Making Strategy Work | Lawrence G. Hrebiniak

Summary of: Making Strategy Work: Leading Effective Execution And Change
By: Lawrence G. Hrebiniak

Introduction

In ‘Making Strategy Work: Leading Effective Execution and Change’, author Lawrence G. Hrebiniak highlights the challenges of implementing strategic plans in organizations. This book summary delves into the nuances of executing strategies, focusing on issues related to communication, organizational structure, accountability, and adaptability. By understanding the factors that can hinder execution, managers can identify areas for improvement and increase their chances of success. The book offers a comprehensive model for strategy execution consisting of five key elements: corporate strategy, corporate structure/integration, business structure integration, business strategy and short-term operating objectives, and incentives and controls.

Effective Strategy Execution

Effective strategy execution is challenging, despite the high expectations placed on managers. Execution requires involvement at all managerial levels, emphasizing the fact that higher executives cannot pass execution to lower levels. Poor execution stems from issues such as too many people being involved, creating a lengthy process, poor communication and information sharing, and undefined accountability and responsibility. Making strategy work requires not only understanding these hazards but equipping managers with a model of guidelines to steer them through the process. By doing this, companies increase their chances of proper implementation exponentially.

Executing Business Strategy

Successful execution of a business strategy requires a model with five key elements: corporate strategy, corporate structure/integration, business structure integration, business strategy and short-term objectives, and incentives and controls. Corporate strategy and execution are interdependent, and businesses need to incorporate feedback loops to ensure efficacy of strategies. Corporate structure and integration are crucial for successful execution, and coordination between different units deeply affects managers’ ability to execute strategy. Integration of business strategy and short-term objectives is also essential, along with designing incentives that align with the company’s strategic goals. Finally, effective execution requires discipline, clear metrics, and fine-tuning through a feedback loop. Without a comprehensive execution plan, strategies often remain unimplemented and result in poor performance.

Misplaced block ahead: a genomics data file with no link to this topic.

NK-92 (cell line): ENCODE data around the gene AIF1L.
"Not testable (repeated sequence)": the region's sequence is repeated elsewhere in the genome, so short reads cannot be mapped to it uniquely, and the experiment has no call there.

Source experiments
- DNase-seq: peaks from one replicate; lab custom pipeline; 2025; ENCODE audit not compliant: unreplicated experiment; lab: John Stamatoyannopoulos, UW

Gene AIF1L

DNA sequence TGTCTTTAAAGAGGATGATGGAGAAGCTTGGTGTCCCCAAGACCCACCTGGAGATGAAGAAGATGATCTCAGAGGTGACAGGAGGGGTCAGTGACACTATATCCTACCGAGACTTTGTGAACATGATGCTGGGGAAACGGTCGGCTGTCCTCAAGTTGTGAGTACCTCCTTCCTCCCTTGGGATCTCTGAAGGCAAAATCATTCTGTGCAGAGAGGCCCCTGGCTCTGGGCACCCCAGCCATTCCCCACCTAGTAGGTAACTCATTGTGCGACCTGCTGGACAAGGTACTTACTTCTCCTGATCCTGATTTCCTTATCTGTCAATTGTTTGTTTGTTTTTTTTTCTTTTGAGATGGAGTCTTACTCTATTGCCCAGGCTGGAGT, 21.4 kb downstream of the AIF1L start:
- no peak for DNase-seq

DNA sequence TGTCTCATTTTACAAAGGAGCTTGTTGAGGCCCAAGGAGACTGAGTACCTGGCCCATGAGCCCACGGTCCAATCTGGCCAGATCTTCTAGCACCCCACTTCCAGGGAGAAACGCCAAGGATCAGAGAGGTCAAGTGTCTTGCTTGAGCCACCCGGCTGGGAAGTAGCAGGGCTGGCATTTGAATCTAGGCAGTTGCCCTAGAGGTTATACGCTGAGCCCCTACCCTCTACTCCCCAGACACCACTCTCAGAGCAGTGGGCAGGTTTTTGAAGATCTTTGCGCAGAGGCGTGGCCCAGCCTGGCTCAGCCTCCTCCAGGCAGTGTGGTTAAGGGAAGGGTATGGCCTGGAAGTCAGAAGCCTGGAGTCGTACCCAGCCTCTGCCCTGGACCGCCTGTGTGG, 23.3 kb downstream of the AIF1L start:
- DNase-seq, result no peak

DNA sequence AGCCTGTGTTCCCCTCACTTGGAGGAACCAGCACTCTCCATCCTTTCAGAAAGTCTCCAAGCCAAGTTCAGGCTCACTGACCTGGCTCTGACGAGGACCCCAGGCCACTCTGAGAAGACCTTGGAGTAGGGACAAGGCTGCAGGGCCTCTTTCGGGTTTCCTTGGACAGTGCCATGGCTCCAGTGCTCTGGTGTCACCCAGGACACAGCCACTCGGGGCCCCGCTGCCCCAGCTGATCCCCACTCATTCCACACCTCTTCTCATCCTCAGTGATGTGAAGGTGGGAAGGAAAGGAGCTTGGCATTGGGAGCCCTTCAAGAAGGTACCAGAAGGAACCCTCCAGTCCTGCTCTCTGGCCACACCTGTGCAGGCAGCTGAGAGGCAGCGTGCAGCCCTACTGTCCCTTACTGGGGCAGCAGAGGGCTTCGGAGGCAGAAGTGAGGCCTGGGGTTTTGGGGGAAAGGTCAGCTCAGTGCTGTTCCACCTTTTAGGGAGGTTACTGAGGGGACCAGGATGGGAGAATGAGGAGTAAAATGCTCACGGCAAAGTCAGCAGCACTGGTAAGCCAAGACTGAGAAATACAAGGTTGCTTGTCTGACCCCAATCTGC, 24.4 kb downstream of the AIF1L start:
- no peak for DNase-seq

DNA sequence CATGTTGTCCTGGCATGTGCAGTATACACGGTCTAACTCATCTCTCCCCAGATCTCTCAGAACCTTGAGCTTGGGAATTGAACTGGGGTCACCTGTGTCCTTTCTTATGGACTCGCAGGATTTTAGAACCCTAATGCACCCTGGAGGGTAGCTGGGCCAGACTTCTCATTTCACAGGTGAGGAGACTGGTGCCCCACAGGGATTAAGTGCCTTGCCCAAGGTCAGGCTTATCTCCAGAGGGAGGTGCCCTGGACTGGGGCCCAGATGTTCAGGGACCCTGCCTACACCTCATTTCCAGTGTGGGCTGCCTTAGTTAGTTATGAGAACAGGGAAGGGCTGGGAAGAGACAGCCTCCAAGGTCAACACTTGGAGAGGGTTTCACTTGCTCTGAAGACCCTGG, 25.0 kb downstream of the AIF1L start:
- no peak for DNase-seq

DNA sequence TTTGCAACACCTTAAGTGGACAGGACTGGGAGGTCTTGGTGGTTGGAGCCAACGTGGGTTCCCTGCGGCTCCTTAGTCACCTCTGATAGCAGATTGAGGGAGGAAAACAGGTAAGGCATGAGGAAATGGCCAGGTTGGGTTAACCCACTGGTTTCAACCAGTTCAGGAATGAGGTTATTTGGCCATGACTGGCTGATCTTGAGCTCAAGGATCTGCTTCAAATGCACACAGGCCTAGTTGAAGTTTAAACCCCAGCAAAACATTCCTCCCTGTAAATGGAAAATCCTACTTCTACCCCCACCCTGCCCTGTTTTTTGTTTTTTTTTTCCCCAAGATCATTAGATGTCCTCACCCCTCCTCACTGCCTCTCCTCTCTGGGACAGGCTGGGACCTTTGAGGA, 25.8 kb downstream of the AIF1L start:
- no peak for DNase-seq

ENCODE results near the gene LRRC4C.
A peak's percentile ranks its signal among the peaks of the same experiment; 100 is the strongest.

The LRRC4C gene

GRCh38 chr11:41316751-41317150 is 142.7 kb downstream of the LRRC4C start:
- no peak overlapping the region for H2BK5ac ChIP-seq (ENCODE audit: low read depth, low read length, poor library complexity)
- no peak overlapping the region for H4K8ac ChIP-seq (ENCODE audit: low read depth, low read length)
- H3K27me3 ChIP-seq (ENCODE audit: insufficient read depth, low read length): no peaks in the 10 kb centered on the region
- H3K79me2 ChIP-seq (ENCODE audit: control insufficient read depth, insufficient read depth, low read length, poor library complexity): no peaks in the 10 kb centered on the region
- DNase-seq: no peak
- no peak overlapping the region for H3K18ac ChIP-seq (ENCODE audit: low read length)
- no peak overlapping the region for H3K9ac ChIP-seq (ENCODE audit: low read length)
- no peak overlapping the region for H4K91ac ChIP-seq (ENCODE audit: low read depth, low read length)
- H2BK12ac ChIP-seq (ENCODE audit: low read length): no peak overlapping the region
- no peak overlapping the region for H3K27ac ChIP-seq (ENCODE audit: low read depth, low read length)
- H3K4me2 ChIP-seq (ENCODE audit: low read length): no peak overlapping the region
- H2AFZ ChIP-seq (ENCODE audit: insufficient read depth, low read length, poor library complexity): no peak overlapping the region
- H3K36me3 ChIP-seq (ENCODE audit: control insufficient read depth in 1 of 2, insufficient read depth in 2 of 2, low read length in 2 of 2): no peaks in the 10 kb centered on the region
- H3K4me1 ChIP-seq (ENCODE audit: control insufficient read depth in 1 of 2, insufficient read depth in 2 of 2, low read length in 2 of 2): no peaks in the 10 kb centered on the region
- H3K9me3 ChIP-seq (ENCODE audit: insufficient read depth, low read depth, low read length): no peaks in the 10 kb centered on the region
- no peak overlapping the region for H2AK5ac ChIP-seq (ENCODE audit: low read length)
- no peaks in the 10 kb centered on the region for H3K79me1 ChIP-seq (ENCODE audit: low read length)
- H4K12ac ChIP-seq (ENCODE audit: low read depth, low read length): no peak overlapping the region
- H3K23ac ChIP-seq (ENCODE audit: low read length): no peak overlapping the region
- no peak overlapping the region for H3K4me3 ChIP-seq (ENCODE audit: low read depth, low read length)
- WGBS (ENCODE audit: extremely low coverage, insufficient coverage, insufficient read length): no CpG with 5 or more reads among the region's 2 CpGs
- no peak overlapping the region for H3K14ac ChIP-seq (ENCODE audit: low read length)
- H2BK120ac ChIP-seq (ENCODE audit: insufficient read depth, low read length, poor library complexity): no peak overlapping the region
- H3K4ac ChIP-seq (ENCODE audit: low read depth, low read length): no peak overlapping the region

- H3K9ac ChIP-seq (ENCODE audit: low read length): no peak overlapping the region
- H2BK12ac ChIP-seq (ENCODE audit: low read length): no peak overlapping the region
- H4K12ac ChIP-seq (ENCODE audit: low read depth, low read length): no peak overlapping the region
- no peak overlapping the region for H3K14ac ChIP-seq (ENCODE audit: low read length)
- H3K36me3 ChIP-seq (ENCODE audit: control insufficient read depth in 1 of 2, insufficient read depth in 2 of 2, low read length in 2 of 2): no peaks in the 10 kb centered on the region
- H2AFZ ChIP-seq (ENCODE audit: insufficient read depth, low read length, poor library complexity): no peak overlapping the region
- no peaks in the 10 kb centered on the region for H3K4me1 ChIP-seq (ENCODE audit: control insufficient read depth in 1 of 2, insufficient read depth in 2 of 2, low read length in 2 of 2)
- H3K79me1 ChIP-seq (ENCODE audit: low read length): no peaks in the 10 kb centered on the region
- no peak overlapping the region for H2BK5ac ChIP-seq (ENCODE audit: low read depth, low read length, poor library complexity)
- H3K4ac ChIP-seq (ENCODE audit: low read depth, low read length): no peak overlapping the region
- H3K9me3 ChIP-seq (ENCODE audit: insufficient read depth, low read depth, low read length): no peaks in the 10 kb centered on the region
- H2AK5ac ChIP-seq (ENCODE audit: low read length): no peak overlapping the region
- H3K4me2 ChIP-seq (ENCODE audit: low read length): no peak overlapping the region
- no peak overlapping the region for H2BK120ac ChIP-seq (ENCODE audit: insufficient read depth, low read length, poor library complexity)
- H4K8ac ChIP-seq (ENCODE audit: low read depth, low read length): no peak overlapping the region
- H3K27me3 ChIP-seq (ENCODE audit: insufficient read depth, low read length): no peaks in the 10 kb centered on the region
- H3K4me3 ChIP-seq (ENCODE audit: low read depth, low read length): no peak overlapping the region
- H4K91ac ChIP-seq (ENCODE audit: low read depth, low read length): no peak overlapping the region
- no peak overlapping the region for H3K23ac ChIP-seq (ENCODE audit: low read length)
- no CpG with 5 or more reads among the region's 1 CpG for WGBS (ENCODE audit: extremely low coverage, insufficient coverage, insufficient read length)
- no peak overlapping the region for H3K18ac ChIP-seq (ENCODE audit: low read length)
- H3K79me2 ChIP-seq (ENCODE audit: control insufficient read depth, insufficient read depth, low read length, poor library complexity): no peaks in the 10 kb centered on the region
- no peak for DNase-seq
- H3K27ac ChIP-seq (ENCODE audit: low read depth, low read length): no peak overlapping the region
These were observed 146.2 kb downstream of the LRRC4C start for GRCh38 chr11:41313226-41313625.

Navigating Global Strategy

Executing a coordinated global strategy can be a daunting task. However, companies like Citibank have proven that it’s possible by adopting certain key factors. First, they concentrate on coordination by sharing valuable skills and establishing economies of scale. Second, they focus on nurturing a cadre of capable global managers. Third, they rotate key managers abroad to gain a more global outlook. Fourth, they ensure a dual, simultaneous focus on both the worldwide business and their own internal area or unit. Finally, they develop incentives and feedback mechanisms to monitor performance and ensure corporate and regional goals are met.

The Balancing Act: Centralization and Decentralization in Business

Businesses must strike the right balance between centralization and decentralization to execute strategies effectively. This involves understanding the match between organizational systems and strategies, emphasizing efficiency, and considering technology relatedness and company size.

In the business world, the relationship between centralization and decentralization is crucial. Companies need to make decisions on centralizing scarce resources, such as grouping all research and development functions in the headquarters instead of every unit. However, execution is also critical to success, and it’s done through a disciplined process that enables organizations to make their strategies work.

Knowing when to decentralize functions to be more responsive to line managers handling day-to-day operations can greatly influence a company’s ability to implement strategies. Decentralization enables more rapid response, less friction, and accelerated decision-making, while centralization is necessary for cost-leadership strategies, and when there are technologies that apply across product mixes.

The trick is to find the right balance between the two organizational models. There is no one-size-fits-all approach. Some organizations use “tall” structures, with many layers managing a given output. Others adopt a “flat” hierarchy for more rapid response. Matching organizational systems to strategies is crucial. Some structures help reduce costs, which would be beneficial to companies differentiating themselves based on price. Other structures, such as those emphasizing innovation, are needed for R&D-based organizations.

When it comes to operational tactics, efficiency is key. Cost-leadership strategies require centralization, while coordination becomes harder in larger companies. Regional offices and decentralization can help alleviate these issues. Technology relatedness also plays a role, with manufacturing being more decentralized in companies with fewer technology links between business units.

In conclusion, businesses need to balance centralization and decentralization to ensure success. By understanding the match between organizational systems and strategies, emphasizing efficiency, and considering technology relatedness and company size, businesses can find the right balance for their specific needs.

Want to read the full book summary?

Leave a Reply

Your email address will not be published. Required fields are marked *

Fill out this field
Fill out this field
Please enter a valid email address.
You need to agree with the terms to proceed